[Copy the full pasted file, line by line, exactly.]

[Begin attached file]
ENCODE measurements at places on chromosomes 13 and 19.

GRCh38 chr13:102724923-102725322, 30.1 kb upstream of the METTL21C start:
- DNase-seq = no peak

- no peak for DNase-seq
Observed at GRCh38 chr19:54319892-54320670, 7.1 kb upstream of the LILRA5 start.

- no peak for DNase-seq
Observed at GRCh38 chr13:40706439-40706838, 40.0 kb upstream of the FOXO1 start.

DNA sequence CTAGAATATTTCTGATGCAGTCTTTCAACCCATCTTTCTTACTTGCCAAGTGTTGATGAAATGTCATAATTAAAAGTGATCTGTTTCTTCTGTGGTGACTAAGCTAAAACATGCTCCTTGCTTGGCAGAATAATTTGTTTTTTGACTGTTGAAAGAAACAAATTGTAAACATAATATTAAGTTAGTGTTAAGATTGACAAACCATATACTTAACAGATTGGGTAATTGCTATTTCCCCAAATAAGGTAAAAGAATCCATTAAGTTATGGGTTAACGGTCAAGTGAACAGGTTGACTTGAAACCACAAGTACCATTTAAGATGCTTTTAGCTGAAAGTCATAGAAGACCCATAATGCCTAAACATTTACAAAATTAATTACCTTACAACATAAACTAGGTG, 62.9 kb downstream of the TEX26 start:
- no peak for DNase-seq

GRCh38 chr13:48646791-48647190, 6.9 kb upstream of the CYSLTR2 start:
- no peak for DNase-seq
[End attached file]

ENCODE measurements at places on chromosomes 13 and 19.

GRCh38 chr13:102724923-102725322, 30.1 kb upstream of the METTL21C start:
- DNase-seq = no peak

- no peak for DNase-seq
Observed at GRCh38 chr19:54319892-54320670, 7.1 kb upstream of the LILRA5 start.

- no peak for DNase-seq
Observed at GRCh38 chr13:40706439-40706838, 40.0 kb upstream of the FOXO1 start.

DNA sequence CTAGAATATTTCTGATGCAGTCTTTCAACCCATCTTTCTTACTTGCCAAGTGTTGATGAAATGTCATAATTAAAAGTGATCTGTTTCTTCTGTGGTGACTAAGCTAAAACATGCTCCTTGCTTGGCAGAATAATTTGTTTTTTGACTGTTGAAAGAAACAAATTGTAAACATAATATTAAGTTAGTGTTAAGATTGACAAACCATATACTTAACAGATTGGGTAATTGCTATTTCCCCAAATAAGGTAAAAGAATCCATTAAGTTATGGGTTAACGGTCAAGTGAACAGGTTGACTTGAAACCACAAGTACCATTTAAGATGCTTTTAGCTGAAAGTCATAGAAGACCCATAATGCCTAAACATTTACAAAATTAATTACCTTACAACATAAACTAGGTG, 62.9 kb downstream of the TEX26 start:
- no peak for DNase-seq

GRCh38 chr13:48646791-48647190, 6.9 kb upstream of the CYSLTR2 start:
- no peak for DNase-seq